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Just as April showers leads to May flowers, the start of a fresh month brings a bevy of newly released TVs and movies to Amazon Prime Video. A wealth of boxsets and cinematic gems is just waiting to be discovered.
Plus, you can get Amazon Prime Video with select Vodafone Pay Monthly mobile entertainment plans.
Rocketman isn’t the latest superhero blockbuster, but a film about Elton John. This is no straight-laced biopic though; as befits its bespectacled subject matter, this film is a fantastically glitzy musical extravaganza featuring John’s music. It’ll be a long, long time before you see a film like this again.
Rocketman will be available to stream on Amazon Prime Video from the 22nd of May.
The Vast of Night
Although presented in the style of The Twilight Zone, there’s nothing schlocky about this indie sci-fi flick. Intimate yet eerie, this story about two teenagers tracking a mysterious radio signal pulls you in with its sharp direction and nifty camerawork.
The Vast of Night will be available to stream on Amazon Prime Video from the 29th of May.
Anthony Bourdain’s Parts Unknown
Although we can’t travel far due to the lockdown, we can still savour distant horizons with Anthony Bourdain’s Parts Unknown.
In this travelogue series, the late American chef trotted all over the globe from Madagascar to Mississippi delving into the local cultures to spotlight a mouth-watering panoply of food.
Inquisitive but never facile or condescending, Bourdain was the itinerant gourmand many of us wish we could be. Don’t miss the episode where he visits a blue-collar noodle bar in Hanoi with President Obama.
The Wolf of Wall Street
If you think that Martin Scorsese’s films are nothing but po-faced gangster dramas, then you haven’t seen The Wolf of Wall Street. Starring Leonardo DiCaprio, this tale of insatiable greed and breath-taking financial corruption is told with zippy humour and an expletive-laden script that isn’t for the young or the faint of heart. Plus, it’s based on actual events.
Beat Shazam is the biggest and strangest game show you’ve never heard of. Presented by Oscar-winning actor Jamie Foxx, contestants have a chance to win thousands of dollars by correctly identifying songs faster than each other with the well-known app Shazam as the (ostensible) judge. It’s unabashedly American and worth watching at least once – if only to see Foxx dancing along to the tunes with the studio audience.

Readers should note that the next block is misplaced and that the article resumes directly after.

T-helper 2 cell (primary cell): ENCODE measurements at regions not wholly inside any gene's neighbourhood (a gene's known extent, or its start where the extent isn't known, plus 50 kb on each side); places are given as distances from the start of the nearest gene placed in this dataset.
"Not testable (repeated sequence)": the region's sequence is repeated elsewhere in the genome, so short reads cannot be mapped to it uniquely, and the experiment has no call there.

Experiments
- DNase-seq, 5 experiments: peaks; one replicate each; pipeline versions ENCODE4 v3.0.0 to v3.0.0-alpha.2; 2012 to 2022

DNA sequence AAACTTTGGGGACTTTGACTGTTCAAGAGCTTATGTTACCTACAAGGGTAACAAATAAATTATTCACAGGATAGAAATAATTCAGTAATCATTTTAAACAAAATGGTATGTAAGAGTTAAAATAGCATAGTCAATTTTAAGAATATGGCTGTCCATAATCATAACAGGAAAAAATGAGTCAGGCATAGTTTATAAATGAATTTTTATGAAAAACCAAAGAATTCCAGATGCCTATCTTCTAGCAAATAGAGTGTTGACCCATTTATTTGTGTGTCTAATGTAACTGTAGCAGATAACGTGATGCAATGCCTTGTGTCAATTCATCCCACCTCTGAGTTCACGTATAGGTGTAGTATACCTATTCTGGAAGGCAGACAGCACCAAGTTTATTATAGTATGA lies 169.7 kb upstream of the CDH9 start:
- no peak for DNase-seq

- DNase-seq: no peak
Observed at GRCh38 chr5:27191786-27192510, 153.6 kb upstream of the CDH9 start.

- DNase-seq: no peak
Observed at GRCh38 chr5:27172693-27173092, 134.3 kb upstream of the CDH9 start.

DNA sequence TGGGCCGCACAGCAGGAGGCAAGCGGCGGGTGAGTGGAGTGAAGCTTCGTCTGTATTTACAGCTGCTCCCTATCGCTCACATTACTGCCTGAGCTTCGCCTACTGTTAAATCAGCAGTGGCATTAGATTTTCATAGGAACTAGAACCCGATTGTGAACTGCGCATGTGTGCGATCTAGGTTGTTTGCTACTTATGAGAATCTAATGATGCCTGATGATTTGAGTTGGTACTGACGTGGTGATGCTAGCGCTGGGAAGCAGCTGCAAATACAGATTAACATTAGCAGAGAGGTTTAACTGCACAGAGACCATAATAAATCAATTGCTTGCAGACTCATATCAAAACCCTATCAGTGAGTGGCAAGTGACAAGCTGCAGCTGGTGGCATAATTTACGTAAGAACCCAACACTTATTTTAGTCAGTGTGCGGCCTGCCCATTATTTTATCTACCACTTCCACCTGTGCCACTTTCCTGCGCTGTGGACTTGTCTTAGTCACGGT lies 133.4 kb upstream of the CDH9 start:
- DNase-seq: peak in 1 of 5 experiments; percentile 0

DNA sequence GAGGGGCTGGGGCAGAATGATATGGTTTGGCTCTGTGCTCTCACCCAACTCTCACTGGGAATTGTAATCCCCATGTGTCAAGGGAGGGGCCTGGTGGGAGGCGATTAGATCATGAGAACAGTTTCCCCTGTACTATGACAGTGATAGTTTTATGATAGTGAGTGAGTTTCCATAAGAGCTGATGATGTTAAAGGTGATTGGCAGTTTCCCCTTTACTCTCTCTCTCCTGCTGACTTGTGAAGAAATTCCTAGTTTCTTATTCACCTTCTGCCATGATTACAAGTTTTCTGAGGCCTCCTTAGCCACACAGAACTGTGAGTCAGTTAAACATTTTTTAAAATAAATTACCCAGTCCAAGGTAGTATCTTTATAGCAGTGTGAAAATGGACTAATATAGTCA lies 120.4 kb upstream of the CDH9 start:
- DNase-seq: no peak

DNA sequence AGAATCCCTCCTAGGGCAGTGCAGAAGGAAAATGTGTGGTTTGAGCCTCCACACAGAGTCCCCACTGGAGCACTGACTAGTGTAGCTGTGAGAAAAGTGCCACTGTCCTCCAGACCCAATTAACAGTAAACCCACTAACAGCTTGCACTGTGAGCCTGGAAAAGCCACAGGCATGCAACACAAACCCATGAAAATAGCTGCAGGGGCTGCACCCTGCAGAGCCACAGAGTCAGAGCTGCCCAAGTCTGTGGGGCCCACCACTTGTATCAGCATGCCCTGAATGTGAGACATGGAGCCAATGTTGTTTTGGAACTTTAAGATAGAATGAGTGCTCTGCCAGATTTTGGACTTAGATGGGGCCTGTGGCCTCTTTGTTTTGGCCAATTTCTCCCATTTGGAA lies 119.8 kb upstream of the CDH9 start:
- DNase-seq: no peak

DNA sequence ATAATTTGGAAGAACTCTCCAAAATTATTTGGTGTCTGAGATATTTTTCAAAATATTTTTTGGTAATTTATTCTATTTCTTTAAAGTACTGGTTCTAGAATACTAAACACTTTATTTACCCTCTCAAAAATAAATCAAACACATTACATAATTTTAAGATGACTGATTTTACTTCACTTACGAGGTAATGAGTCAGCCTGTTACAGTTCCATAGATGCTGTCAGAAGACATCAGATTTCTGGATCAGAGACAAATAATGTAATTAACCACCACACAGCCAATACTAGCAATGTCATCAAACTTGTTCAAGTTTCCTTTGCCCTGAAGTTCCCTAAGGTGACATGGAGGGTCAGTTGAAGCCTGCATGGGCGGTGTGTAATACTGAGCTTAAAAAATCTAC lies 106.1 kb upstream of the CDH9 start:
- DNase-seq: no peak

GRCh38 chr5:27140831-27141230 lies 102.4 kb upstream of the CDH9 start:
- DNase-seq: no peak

If you fall in deep for the show’s exuberance, then look out for guest appearances from stars such as Mariah Carey and Snoop Dogg.
If you’d rather have the kids watch something less frenetic, try this adaptation of the classic children’s book. Far from a pig’s ear, this tale about a lonely porker befriended by a motherly spider has won over generations with its heart-warming spirit. Older readers may remember the animated musical version from the 70s, to which this modern adaptation compares well.
If you fancy another dose of Scorsese once the kids have been put to bed, but without the wiseguys and godfathers, try Cape Fear. Filmed in Hitchcockian style, this suspenseful tale stars Robert de Niro as a vengeful ex-convict seeking retribution against the public prosecutor who put him behind bars. Much parodied since its release, most notably in an episode of The Simpsons, Cape Fear is a worthy classic.
Originally broadcast on Channel 4, this sitcom from the masterminds behind Peep Show isn’t as well known as the more famous Mitchell and Webb vehicle. Centred on a houseshare of chaotic, neurotic and quixotic university students, it’ll either make you wax nostalgic about your own misspent youth or relived that it’s all behind you.
A Fish Called Wanda
Although this comedy stars John Cleese and Michael Palin, it isn’t a miniature Monty Python reunion – it’s even better than that. Along with Jamie Lee Curtis and Kevin Kline, Cleese and Palin star in one of the funniest films ever made. The less you know about the sharply written script the better. Keep an eye out for national treasures Stephen Fry and Geoffrey Palmer.
For a sharply written sitcom with wry social commentary, try Black-ish. The Johnson family not only have to contend with the intergenerational squabbles and tribulations that all families face, but with the reality of a society that doesn’t treat African-Americans as equally as it does its other citizens.
Prestige dramas starring big-name movie stars are all the rage these days, but one of the first was Damages starring the incomparable Glenn Close as a ruthless yet morally nuanced lawyer. This legal drama is no case-of-the-week procedural though, focussing instead on season-long cases that test the complex multifaceted relationships between Close’s character and those around her.